Together with the eradication of hunger and illiteracy, and an increase of production, the Government of the Democratic Republic of Vietnam conducted a General Assembly election on a national scale to solve the immediate requirements of human rights. For the first time in history, all Vietnamese citizens of 18 years or older were eligible to vote and self-nominate - a very important right within the system of human rights.

With its specific content for human rights that were truly for the people, the 1946 Constitution of Vietnam was considered to be one of the most advanced constitutions at the time of its drafting. In addition to the values stipulated in the Constitution, the objectives of human rights were demonstrated in the immortal speeches of President Ho Chi Minh in which he said, “If the country is independent, but the people cannot enjoy happiness and freedom, that independence is meaningless”. This idea has profound theoretical and practical meaning, imposing upon the State the responsibility to implement human rights and pointing out the dialectic relationship between national independence, national sovereignty and human rights. This ideology has become an important political guideline for all activities of the Vietnamese State.

President Ho Chi Minh soon realized the role of the State and the relationship between the people and the State. He had deep concerns for the lasting prestige of all organizations, all members of the State and the political Party’s relationship with the people. The people were considered “masters” of the country and government officials from the central to local levels were considered “public servants”. In the fierce context of the resistance war, President Ho Chi Minh signed a number of decrees. In particular, he wrote the book “Modifying work practices”for authorities of all levels. In spite of its small size, this book demonstrated a lofty vision of a government in which responsibilities of duty-bearers were clearly determined, and emphasized human rights law.

Therefore, the civil government founded after the August Revolution, which had overcome the challenge of wars for national defense, continued its role of national management. This Government gained legitimacy through the legal national and international standards and instituted the fundamental requirements for state powers and responsibilities according to international human rights law. The knowledge and precise actions during this early period helped the State of Vietnam gain the people’s trust.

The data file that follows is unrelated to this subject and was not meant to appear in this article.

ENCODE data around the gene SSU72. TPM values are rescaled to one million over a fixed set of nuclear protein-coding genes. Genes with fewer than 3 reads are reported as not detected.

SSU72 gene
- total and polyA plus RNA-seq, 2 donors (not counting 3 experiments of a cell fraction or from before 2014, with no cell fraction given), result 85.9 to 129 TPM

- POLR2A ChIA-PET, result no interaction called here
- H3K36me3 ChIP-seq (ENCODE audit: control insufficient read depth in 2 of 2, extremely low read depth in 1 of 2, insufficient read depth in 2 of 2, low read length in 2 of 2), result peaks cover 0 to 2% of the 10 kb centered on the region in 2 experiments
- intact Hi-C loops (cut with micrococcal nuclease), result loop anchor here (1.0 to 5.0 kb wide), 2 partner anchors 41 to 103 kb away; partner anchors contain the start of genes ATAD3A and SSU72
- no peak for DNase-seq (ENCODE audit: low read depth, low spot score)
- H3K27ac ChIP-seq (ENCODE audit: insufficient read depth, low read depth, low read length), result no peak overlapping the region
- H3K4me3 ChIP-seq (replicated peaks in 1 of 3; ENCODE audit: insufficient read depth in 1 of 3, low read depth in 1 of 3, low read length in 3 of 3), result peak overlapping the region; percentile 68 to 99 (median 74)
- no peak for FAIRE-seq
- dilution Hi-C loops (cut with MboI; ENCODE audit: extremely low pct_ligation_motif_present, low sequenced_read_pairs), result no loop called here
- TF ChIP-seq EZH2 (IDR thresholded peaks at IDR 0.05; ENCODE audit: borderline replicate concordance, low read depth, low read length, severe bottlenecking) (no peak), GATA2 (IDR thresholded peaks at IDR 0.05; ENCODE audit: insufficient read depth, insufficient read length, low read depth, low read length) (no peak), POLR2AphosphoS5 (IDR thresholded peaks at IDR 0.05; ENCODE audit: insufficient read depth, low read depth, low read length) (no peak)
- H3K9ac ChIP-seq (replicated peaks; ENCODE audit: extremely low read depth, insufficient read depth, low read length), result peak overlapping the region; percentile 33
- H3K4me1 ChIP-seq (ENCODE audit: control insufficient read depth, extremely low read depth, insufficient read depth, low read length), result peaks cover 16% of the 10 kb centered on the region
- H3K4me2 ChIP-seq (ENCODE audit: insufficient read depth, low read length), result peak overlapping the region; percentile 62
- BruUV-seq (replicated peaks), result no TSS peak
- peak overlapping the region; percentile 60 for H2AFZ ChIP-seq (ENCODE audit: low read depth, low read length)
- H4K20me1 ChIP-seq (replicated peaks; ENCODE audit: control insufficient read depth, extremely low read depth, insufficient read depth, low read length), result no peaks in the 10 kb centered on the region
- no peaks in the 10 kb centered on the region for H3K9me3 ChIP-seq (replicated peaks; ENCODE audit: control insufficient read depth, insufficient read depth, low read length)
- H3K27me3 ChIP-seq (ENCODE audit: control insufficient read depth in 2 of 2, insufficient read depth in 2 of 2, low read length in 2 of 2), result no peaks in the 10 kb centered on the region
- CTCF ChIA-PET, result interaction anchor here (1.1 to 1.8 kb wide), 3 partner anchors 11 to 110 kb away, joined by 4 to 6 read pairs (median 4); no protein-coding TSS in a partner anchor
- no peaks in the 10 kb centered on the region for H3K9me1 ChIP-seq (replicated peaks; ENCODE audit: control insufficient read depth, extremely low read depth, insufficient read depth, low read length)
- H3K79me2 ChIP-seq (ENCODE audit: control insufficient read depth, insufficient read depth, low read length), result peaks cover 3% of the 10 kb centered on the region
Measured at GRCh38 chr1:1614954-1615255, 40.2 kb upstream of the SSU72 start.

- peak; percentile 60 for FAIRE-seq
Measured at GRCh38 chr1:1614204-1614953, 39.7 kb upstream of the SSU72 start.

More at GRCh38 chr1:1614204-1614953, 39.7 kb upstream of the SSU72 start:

Third, choosing the pathway for national development

The journey towards civilization takes place in a manner that prioritizes, in the end, prosperity, happiness, and freedom for the people. A socialist society is one that meets that desire for humankind. It satisfies the rights of the majority of people effectively and substantively. Theoretically, socialism is the continuation of a capitalist society and, consequently, it inherits and develops the more advanced values of humankind, including economic development and the establishment and organization of a government system according to the law-ruled and civil society.

Despite 30 years of resistance wars, the State of Vietnam has been consistent with the path established in 1930, which was “the policy of conducting democratic bourgeois revolution and land reform to advance to the communist society”(4). Although mistakes were sometimes made due to subjectivity and wishful thinking and the country fell into crisis, wherein human rights were not fulfilled, time will prove that developing the country towards socialism remains the proper choice (5).

2. Increasingly fulfilling human rights for all

First, recognizing and ensuring human rights in reality

The first Constitution of Vietnam acknowledged fundamental human rights for all Vietnamese people. The State also paid special attention to protecting the rights of “vulnerable” groups such as women, children, the elderly, poor working people, and ethnic minorities. The connotations of human rights have been acknowledged more fully in later constitutions, which gradually approached international human rights norms and standards.

During the renewal period, human rights issues have been increasingly recognized by the State and the nature of the society. Many theoretical issues have been gradually perceived and integrated, such as protecting human rights across all fields(6); transparency in all activities of a socialist-oriented State(7); replacing “policy-based approach” with “rights-based approach”; the recognition of the existence of market mechanisms; the necessity of a law-ruled State; and the role of social organizations as “necessary conditions” for ensuring human rights.